Gibika cyclone warly warning - further progress in building resilience in Bangladesh

The Gibika team has established an improved early warning structure for cyclones in the Bengal Village Dalbanga South over the last years. Since the Munich Re Foundation funding for the project has expired by the end of 2017, the task of the last months was to transform the activities into a sustainable development for the region.

To reach this goal, a number of actions has been taken in the fourth quarter of 2017. The successful community capacity building program and the courtyard learning sessions for better disaster risk management were continued and intensified. All activities were monitored within a survey and evaluated in accompanying research projects by the United Nations University – Institute for Environment and Human Security (UNU-EHS). The project was scaled up to five additional villages in the area and the team established strategies with local stakeholders for long term implementation.
 

The street drama on 'Cyclone early warning and preparation' was attended by over 500 villagers.
 
Further Community Based Capacity Building
Building capacity on a community basis was one of the main goals of the project. It included extensive training for eight Gibika campaigners who can now conduct the courtyard learning sessions independently. The student group sessions were continued to develop implementation strategies for the disaster action plan, which they mapped in an earlier session. The students also finalized and performed their street drama on 'Cyclone early warning and preparation'. Their performance was attended by 500 villagers including local authorities. It gained great attention and the headmaster announced that the school will organize a street drama again next year.  This will help to keep risk awareness on the agenda in the daily lives of the local people. The projects’ core activity – the courtyard learning sessions – were held monthly to give villagers the opportunity to participate in a long-run learning process on how to reduce risk in case of a cyclone. In total, the local capacity building process is now on a very advanced stage, since all activities can now be organized by locals independently. This will ensure a continuous resilience building process for the future. This and the passion of the people in the communities should contribute to build strong ownership.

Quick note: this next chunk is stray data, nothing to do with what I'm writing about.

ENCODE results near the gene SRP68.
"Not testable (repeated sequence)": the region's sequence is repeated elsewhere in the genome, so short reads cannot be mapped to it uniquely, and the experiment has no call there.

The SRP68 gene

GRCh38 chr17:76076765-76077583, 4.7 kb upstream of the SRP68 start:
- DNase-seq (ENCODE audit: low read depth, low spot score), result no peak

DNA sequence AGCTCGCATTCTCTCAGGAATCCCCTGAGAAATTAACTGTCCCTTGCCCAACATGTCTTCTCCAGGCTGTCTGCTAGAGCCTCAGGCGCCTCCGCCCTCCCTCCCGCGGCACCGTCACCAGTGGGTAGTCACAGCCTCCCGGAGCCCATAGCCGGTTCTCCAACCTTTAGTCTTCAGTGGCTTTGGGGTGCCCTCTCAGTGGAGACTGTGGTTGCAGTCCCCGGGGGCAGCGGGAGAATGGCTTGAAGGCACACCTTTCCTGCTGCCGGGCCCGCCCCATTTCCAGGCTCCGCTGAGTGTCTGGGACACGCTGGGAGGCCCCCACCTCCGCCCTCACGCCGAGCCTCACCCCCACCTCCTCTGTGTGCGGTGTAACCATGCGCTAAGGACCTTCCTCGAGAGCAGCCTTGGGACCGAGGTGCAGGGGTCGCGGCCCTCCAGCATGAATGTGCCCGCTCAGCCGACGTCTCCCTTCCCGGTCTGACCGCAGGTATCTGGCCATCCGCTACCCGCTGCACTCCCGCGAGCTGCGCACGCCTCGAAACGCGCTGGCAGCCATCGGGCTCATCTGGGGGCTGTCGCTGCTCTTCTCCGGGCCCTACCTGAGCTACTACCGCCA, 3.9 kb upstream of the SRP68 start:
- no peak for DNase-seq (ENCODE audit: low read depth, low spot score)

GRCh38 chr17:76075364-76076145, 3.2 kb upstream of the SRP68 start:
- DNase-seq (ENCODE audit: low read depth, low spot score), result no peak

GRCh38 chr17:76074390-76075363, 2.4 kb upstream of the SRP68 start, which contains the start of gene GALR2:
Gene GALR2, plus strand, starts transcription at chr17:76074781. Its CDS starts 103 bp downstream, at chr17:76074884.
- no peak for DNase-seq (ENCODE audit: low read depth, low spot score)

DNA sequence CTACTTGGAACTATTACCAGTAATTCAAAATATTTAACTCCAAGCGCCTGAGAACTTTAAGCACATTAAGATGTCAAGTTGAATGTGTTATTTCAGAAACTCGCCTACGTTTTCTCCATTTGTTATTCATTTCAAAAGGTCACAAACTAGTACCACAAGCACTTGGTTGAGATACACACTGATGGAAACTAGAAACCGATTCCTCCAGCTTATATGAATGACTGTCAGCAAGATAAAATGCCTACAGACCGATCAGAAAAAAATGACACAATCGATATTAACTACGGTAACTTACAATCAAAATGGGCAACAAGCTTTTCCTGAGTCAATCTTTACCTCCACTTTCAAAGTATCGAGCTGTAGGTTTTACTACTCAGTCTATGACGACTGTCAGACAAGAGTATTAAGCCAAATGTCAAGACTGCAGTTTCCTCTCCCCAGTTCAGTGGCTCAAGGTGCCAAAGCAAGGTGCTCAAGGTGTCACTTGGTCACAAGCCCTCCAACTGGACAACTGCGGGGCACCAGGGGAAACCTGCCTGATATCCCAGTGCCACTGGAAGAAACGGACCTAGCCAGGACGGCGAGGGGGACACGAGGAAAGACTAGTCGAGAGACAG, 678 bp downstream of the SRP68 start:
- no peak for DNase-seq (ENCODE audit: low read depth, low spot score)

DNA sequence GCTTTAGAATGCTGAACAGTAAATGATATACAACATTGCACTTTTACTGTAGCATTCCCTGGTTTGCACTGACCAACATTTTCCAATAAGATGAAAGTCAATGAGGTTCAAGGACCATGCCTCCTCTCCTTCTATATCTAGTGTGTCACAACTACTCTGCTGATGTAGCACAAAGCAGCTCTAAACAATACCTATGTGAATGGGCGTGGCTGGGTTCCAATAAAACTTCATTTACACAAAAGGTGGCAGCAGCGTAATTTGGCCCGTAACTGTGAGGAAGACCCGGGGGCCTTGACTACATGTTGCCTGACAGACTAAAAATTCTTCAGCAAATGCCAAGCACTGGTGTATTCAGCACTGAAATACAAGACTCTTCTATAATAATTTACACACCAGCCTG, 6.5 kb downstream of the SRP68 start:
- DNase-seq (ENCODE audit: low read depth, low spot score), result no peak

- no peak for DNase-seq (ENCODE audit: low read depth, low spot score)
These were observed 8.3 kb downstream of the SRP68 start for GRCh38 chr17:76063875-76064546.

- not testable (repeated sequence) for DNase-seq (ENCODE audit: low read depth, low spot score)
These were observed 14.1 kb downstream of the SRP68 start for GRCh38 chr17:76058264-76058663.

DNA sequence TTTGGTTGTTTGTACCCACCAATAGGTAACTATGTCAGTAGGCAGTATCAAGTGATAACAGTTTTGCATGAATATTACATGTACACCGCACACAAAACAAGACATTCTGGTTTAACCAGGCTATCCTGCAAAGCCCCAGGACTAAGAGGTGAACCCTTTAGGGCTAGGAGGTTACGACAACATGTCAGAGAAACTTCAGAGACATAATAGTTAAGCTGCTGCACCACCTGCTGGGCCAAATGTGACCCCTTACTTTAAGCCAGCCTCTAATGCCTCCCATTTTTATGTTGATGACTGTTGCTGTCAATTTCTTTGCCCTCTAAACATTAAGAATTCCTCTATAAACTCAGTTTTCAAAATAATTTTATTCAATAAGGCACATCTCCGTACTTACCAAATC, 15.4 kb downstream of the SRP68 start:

Monitoring and Evaluation
From the very beginning of the project, Gibika has been accompanied by monitoring and evaluation conducted by UNU-EHS. So far, the project evaluations have resulted in three publications in highly-cited science journals like Ambio, The Lancet and Nature Climate Change. Further publications are already in the pipeline. The scientific audience has rewarded the project with a number of citations and mentions in further publications. On the local level, 250 villagers were interviewed to monitor the progress of awareness and capacity building. The results will be published in an annual report. Overall, the evaluation draws a very positive picture of the capacity building process and it is recognized as a real contribution to understand how local resilience building can work.
 
Actions for sustainable success
To reach the goal of building a sustainably and independently working cyclone resilience structure for the whole region, some activities that took place in Dalbanga South were replicated in five additional villages. In Mollarhora, West Golbunia, North Dalvanga, Majkhali and Latabaria, the Gibika campaigners held ten courtyard learning sessions. The team also started to recruit student groups for developing action plans in each of the villages. The process has also been monitored by conducting 20 interviews per village. 
 

In the future, the courtyard sessions will be organized by local volunteers.
 
To ensure that the process of local capacity building will continue in the future, a cooperation with the local NGO Jago Nari and BRAC, a regional disaster management program are under development. These cooperations could provide project monitoring as well as further trainings for the Gibika campaigners. These activities look very promising and we are convinced that the project will make the next step into a sustainable resilience structure – and maybe serve as a blueprint in other regions.
 
18 April 2018
 

Disaster Prevention

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> Christian Barthelt

> Thomas Loster

 

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